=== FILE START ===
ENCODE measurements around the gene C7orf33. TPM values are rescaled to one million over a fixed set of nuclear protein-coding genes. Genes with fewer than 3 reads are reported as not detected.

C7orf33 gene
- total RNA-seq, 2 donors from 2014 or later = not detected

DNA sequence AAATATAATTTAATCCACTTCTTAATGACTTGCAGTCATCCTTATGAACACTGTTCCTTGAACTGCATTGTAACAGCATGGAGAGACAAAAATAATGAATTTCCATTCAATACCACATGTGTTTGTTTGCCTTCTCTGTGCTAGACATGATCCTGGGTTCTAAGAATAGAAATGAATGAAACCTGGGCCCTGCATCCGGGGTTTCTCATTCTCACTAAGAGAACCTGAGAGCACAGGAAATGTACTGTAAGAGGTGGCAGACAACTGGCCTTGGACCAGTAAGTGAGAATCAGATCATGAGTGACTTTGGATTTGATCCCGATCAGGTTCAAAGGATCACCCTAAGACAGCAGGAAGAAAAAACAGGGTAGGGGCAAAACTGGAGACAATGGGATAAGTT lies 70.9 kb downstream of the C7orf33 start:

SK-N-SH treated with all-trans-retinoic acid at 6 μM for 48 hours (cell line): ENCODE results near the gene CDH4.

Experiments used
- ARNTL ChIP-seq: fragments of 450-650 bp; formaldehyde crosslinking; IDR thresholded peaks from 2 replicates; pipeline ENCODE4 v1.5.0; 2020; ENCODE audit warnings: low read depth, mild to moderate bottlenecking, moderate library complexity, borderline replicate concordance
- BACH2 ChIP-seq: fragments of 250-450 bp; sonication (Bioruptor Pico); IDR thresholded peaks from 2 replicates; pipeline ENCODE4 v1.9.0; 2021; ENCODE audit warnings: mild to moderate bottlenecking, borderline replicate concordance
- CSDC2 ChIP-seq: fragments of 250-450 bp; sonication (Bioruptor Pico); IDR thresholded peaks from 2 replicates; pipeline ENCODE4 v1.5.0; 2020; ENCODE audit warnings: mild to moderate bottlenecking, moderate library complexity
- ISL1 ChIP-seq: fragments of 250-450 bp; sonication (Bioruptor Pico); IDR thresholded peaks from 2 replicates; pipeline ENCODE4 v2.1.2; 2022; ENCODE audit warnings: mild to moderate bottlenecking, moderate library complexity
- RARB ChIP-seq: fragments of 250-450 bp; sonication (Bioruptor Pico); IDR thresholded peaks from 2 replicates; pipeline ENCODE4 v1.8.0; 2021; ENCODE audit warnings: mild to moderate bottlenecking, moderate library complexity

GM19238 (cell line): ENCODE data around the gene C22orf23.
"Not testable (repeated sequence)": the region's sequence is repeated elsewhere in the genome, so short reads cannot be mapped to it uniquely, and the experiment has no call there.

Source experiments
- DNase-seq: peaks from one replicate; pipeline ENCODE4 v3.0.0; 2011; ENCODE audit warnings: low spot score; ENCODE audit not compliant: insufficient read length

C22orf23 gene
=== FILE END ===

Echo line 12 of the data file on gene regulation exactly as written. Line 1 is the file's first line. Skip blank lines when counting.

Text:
GM19238 (cell line): ENCODE data around the gene C22orf23.